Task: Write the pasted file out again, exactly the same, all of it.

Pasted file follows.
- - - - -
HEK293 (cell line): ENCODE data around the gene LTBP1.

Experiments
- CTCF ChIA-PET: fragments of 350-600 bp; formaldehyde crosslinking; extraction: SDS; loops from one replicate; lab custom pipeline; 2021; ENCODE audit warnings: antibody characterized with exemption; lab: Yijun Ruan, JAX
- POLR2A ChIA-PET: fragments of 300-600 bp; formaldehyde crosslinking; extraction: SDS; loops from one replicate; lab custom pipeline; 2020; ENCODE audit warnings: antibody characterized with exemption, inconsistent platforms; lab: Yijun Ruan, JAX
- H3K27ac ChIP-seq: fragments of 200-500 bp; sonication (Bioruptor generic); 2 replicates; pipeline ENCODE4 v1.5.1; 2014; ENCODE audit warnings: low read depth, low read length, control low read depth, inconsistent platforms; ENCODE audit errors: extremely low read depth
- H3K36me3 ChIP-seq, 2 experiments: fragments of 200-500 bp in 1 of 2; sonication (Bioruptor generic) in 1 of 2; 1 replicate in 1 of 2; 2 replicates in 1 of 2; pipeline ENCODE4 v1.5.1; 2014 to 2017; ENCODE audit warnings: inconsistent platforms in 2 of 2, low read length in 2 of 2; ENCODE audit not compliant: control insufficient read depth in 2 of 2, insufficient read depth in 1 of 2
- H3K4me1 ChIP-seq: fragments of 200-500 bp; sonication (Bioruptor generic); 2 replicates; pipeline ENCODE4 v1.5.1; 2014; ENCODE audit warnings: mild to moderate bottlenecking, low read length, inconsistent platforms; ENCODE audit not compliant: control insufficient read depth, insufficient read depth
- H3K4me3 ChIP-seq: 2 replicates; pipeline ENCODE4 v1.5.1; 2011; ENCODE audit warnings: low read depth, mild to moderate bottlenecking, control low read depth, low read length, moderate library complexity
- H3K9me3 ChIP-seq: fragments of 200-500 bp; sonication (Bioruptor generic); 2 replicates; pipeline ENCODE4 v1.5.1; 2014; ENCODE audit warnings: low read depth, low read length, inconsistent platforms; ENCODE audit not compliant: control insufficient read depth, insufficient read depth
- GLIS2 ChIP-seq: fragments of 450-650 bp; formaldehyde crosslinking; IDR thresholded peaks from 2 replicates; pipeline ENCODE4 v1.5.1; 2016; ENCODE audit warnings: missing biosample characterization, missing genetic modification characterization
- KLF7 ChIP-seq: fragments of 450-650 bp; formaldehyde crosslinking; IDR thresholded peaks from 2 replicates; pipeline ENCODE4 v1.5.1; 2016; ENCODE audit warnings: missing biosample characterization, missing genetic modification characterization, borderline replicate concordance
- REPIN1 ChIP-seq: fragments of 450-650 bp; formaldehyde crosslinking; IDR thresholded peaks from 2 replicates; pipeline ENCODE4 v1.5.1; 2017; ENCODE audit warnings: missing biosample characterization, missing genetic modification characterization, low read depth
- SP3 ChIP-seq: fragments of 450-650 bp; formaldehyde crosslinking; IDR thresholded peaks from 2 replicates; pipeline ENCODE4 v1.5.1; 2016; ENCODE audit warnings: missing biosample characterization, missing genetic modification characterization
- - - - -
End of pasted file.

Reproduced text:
HEK293 (cell line): ENCODE data around the gene LTBP1.

Experiments
- CTCF ChIA-PET: fragments of 350-600 bp; formaldehyde crosslinking; extraction: SDS; loops from one replicate; lab custom pipeline; 2021; ENCODE audit warnings: antibody characterized with exemption; lab: Yijun Ruan, JAX
- POLR2A ChIA-PET: fragments of 300-600 bp; formaldehyde crosslinking; extraction: SDS; loops from one replicate; lab custom pipeline; 2020; ENCODE audit warnings: antibody characterized with exemption, inconsistent platforms; lab: Yijun Ruan, JAX
- H3K27ac ChIP-seq: fragments of 200-500 bp; sonication (Bioruptor generic); 2 replicates; pipeline ENCODE4 v1.5.1; 2014; ENCODE audit warnings: low read depth, low read length, control low read depth, inconsistent platforms; ENCODE audit errors: extremely low read depth
- H3K36me3 ChIP-seq, 2 experiments: fragments of 200-500 bp in 1 of 2; sonication (Bioruptor generic) in 1 of 2; 1 replicate in 1 of 2; 2 replicates in 1 of 2; pipeline ENCODE4 v1.5.1; 2014 to 2017; ENCODE audit warnings: inconsistent platforms in 2 of 2, low read length in 2 of 2; ENCODE audit not compliant: control insufficient read depth in 2 of 2, insufficient read depth in 1 of 2
- H3K4me1 ChIP-seq: fragments of 200-500 bp; sonication (Bioruptor generic); 2 replicates; pipeline ENCODE4 v1.5.1; 2014; ENCODE audit warnings: mild to moderate bottlenecking, low read length, inconsistent platforms; ENCODE audit not compliant: control insufficient read depth, insufficient read depth
- H3K4me3 ChIP-seq: 2 replicates; pipeline ENCODE4 v1.5.1; 2011; ENCODE audit warnings: low read depth, mild to moderate bottlenecking, control low read depth, low read length, moderate library complexity
- H3K9me3 ChIP-seq: fragments of 200-500 bp; sonication (Bioruptor generic); 2 replicates; pipeline ENCODE4 v1.5.1; 2014; ENCODE audit warnings: low read depth, low read length, inconsistent platforms; ENCODE audit not compliant: control insufficient read depth, insufficient read depth
- GLIS2 ChIP-seq: fragments of 450-650 bp; formaldehyde crosslinking; IDR thresholded peaks from 2 replicates; pipeline ENCODE4 v1.5.1; 2016; ENCODE audit warnings: missing biosample characterization, missing genetic modification characterization
- KLF7 ChIP-seq: fragments of 450-650 bp; formaldehyde crosslinking; IDR thresholded peaks from 2 replicates; pipeline ENCODE4 v1.5.1; 2016; ENCODE audit warnings: missing biosample characterization, missing genetic modification characterization, borderline replicate concordance
- REPIN1 ChIP-seq: fragments of 450-650 bp; formaldehyde crosslinking; IDR thresholded peaks from 2 replicates; pipeline ENCODE4 v1.5.1; 2017; ENCODE audit warnings: missing biosample characterization, missing genetic modification characterization, low read depth
- SP3 ChIP-seq: fragments of 450-650 bp; formaldehyde crosslinking; IDR thresholded peaks from 2 replicates; pipeline ENCODE4 v1.5.1; 2016; ENCODE audit warnings: missing biosample characterization, missing genetic modification characterization